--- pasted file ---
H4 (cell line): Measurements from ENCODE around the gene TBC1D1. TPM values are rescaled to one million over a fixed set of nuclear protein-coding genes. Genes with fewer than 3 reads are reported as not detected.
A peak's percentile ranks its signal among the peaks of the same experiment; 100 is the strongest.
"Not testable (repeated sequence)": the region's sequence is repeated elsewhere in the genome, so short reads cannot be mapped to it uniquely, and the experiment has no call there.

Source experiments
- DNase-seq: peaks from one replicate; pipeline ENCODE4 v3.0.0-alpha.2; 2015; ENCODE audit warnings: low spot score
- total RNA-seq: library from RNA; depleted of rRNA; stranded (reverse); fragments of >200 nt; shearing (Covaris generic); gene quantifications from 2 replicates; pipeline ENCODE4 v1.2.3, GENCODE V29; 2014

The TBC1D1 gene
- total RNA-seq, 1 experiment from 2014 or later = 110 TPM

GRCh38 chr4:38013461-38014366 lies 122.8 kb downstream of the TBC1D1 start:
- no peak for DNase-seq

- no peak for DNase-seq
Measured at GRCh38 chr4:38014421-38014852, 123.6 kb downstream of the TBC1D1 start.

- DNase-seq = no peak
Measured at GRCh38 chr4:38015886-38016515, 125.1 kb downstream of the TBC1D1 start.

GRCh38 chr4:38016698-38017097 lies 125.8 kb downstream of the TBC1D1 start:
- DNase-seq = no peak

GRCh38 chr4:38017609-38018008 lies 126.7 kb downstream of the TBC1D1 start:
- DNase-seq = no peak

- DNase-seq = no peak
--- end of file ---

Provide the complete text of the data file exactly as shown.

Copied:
H4 (cell line): Measurements from ENCODE around the gene TBC1D1. TPM values are rescaled to one million over a fixed set of nuclear protein-coding genes. Genes with fewer than 3 reads are reported as not detected.
A peak's percentile ranks its signal among the peaks of the same experiment; 100 is the strongest.
"Not testable (repeated sequence)": the region's sequence is repeated elsewhere in the genome, so short reads cannot be mapped to it uniquely, and the experiment has no call there.

Source experiments
- DNase-seq: peaks from one replicate; pipeline ENCODE4 v3.0.0-alpha.2; 2015; ENCODE audit warnings: low spot score
- total RNA-seq: library from RNA; depleted of rRNA; stranded (reverse); fragments of >200 nt; shearing (Covaris generic); gene quantifications from 2 replicates; pipeline ENCODE4 v1.2.3, GENCODE V29; 2014

The TBC1D1 gene
- total RNA-seq, 1 experiment from 2014 or later = 110 TPM

GRCh38 chr4:38013461-38014366 lies 122.8 kb downstream of the TBC1D1 start:
- no peak for DNase-seq

- no peak for DNase-seq
Measured at GRCh38 chr4:38014421-38014852, 123.6 kb downstream of the TBC1D1 start.

- DNase-seq = no peak
Measured at GRCh38 chr4:38015886-38016515, 125.1 kb downstream of the TBC1D1 start.

GRCh38 chr4:38016698-38017097 lies 125.8 kb downstream of the TBC1D1 start:
- DNase-seq = no peak

GRCh38 chr4:38017609-38018008 lies 126.7 kb downstream of the TBC1D1 start:
- DNase-seq = no peak

- DNase-seq = no peak